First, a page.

Barratt Homes

Saving millions in costs through improving the customer service experience for new homeowners.

Background

Barratt Homes is the UK's largest property developer, and has been awarded a 5 Star Customer Satisfaction rating from the Home Builders Federation for 10 years in a row. But their award-winning customer service came at a price - costing the company tens of millions to maintain.

This enormous overhead was due to a high volume of customer queries for minor issues, and queries being directed to the wrong department or getting lost in the system. I was tasked with identifying opportunities in the existing customer journey, and designing a new journey that would reduce the number of queries while enhancing the customer experience.

“If they're using a specific manufacturer [for fixtures and fittings], it would be nice if they actually provided help tips or topics on how to solve the problem yourself.”

- Test participant on the existing Barratt website

Research

To identify opportunities in the customer journey, I conducted a heuristic analysis of Barratt Homes and their direct competitors’ websites, evaluating their ability to solve common queries from Barratt customers. I also conducted a similar analysis of innovative companies from different industries to see what could be learned from them.

The analysis exposed two opportunities that were deceptively simple, yet proved to be highly effective at achieving Barratt’s business objectives:

  1. Providing users with the ability to self-serve common problems online will reduce the quantity of calls and emails to the customer service team.
  2. Guiding users to the right solution, contact method, or department will reduce the amount of time the customer service team has to spend on each issue.

Prototyping

Based on the analysis results, I proposed a tiered selection of design recommendations that ranged from cost-effective “quick wins” to designs that demanded more time and resources. Recognising the value in the recommendations, Barratt opted for a higher tier design, which the team and I developed into a functional Axure prototype.

The prototype had two core functions: “homeowner guides” and “contact screening”. Homeowner guides provided easy-to-find answers to the most common queries, reducing the need to contact customer services. Contact screening directed users to the most relevant department and fastest contact method, as well as suggesting a related homeowner guide.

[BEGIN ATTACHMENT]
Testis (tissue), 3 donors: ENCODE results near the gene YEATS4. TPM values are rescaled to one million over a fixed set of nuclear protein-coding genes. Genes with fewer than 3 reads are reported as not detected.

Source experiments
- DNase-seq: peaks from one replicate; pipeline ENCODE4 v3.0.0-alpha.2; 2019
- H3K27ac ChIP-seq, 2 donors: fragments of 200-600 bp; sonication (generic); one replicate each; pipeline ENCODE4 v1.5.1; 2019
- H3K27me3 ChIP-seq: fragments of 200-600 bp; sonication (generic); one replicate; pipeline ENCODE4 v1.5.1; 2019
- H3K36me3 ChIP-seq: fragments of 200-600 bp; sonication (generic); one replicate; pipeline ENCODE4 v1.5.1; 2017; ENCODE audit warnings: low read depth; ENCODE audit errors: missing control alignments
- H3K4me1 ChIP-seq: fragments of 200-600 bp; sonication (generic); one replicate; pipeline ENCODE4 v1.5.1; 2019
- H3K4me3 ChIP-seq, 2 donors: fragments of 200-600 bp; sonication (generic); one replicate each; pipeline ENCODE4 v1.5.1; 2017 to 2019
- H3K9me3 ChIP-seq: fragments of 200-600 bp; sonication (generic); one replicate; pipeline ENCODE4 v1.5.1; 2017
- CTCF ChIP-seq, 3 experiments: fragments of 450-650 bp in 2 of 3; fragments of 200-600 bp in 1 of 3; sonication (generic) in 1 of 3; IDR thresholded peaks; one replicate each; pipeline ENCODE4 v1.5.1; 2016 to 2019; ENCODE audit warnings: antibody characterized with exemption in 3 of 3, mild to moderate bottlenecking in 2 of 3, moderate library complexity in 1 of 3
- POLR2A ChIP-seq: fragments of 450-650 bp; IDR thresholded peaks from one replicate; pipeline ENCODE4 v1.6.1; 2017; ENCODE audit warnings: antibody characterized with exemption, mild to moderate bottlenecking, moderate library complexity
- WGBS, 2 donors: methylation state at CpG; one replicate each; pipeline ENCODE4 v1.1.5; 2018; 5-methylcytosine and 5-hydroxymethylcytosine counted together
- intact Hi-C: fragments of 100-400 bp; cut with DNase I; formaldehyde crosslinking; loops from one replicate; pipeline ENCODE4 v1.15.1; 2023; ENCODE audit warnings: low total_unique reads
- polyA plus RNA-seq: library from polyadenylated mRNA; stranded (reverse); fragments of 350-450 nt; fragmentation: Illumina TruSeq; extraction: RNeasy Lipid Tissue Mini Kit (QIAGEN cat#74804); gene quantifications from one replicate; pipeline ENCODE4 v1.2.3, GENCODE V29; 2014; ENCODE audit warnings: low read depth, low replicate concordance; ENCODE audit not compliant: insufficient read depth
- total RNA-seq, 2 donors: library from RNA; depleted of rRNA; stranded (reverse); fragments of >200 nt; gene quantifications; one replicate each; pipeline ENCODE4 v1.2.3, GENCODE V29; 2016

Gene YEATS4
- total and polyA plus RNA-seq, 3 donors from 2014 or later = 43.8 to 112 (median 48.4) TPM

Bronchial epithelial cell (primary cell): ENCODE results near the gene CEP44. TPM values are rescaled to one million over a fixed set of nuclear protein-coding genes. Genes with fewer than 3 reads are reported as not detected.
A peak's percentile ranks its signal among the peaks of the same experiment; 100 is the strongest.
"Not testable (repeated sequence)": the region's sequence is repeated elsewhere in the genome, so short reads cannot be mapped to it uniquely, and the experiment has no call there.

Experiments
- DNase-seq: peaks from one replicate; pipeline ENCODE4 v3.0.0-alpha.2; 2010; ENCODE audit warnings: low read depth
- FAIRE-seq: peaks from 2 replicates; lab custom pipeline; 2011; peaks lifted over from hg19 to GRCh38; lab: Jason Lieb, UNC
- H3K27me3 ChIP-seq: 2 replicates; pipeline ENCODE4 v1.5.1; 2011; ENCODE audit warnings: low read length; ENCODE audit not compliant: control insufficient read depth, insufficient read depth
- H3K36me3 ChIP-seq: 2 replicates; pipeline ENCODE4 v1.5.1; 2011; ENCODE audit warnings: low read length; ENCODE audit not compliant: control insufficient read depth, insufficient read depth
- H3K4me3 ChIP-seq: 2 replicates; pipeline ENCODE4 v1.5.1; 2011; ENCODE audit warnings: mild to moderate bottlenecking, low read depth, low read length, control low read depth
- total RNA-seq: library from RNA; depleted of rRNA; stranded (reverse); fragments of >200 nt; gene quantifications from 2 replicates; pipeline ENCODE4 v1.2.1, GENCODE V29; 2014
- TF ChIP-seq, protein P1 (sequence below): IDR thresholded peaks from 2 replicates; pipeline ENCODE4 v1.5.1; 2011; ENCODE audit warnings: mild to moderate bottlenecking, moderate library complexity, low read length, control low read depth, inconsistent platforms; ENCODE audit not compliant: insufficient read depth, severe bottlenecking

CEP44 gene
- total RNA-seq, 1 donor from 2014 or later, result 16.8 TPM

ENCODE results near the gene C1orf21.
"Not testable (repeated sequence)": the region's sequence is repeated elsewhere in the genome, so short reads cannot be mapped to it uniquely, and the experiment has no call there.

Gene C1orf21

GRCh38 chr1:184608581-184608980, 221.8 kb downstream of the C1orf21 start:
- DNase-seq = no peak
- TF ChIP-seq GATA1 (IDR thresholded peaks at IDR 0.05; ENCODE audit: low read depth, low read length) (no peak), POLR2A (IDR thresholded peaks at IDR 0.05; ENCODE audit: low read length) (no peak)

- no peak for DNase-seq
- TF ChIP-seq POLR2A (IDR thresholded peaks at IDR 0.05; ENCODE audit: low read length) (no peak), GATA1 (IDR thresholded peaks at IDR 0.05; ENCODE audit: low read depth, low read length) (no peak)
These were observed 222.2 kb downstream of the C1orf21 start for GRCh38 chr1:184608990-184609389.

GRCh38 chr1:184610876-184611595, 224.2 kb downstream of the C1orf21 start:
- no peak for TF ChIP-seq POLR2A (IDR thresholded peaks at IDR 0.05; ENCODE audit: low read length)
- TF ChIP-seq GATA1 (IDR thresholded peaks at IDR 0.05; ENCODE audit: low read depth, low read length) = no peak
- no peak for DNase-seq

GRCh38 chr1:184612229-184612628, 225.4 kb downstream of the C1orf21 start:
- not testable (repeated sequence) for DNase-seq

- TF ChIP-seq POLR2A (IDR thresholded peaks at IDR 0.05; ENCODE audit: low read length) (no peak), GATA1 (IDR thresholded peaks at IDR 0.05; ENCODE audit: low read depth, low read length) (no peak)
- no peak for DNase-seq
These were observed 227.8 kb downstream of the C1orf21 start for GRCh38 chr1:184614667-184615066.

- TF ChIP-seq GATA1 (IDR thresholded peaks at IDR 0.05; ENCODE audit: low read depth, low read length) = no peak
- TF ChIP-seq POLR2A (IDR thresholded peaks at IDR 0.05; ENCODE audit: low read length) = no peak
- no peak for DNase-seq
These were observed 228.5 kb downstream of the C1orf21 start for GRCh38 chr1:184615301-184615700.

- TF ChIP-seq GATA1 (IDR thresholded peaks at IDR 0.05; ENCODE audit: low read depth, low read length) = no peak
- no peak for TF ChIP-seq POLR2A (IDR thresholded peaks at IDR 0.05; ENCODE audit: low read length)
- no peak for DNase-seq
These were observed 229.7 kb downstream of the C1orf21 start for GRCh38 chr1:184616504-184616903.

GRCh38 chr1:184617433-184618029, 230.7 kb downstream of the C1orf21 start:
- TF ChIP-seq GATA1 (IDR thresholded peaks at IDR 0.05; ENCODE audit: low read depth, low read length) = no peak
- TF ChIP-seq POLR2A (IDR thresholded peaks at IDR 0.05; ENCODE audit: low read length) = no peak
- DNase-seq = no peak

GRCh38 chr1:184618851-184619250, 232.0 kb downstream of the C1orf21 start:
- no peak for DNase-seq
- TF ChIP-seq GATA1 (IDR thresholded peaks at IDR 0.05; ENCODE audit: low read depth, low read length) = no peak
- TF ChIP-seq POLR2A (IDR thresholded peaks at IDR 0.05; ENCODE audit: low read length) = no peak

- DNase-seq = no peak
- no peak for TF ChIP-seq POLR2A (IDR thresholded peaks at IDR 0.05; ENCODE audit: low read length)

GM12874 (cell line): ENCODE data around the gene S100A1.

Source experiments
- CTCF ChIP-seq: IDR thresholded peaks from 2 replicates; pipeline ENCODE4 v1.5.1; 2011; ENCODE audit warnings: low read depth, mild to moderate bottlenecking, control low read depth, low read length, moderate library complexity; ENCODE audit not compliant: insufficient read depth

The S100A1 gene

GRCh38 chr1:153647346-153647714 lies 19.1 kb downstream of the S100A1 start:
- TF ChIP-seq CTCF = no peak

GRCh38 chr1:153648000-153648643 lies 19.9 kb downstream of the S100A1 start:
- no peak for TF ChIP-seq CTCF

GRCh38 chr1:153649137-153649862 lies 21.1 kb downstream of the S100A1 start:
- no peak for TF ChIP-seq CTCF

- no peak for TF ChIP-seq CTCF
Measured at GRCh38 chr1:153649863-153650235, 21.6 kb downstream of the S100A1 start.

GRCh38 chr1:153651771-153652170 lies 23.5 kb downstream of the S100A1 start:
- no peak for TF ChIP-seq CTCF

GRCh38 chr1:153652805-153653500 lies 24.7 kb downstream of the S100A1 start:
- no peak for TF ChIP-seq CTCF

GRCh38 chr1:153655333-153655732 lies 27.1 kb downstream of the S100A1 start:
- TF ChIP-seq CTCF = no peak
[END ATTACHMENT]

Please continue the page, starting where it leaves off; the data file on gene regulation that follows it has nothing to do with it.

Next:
“I can rectify my problems quicker and probably not ring them. It's useful - they seem to have put thought into the after care. This shows that they care about people after they've bought a property.”

- Test participant on the prototype

Usability Testing

To validate whether the design recommendations were worth the financial investment, we conducted usability tests with new homeowners. Each participant was asked to complete the same tasks (based on common customer queries) on the existing Barratt website and the prototype, as well as being interviewed before and after the test.

The prototype’s success rate greatly surpassed our expectations during the first round of testing. To remove any possibility of bias, we gave the existing website some unfair advantages, such as reintroducing colour (which was initially removed to be analogous to the monochrome prototype) and reordering the tasks to allow participants to become more accustomed to the existing website than the prototype.

Conclusion

Despite these advantages the existing website only achieved a success rate of 33%, while the prototype consistently outperformed with an unprecedented success rate of 100%. In addition to successfully completing all the tasks, participants positively indicated that the homeowner guides would reduce or remove their need to contact customer services.

Even by our most conservative estimates, extrapolating the test results represented a massive reduction in queries and a saving of tens of millions for Barratt Homes, while still managing to improve the customer experience. The success of this project resulted in further design, content, and development work for the agency I worked for at the time.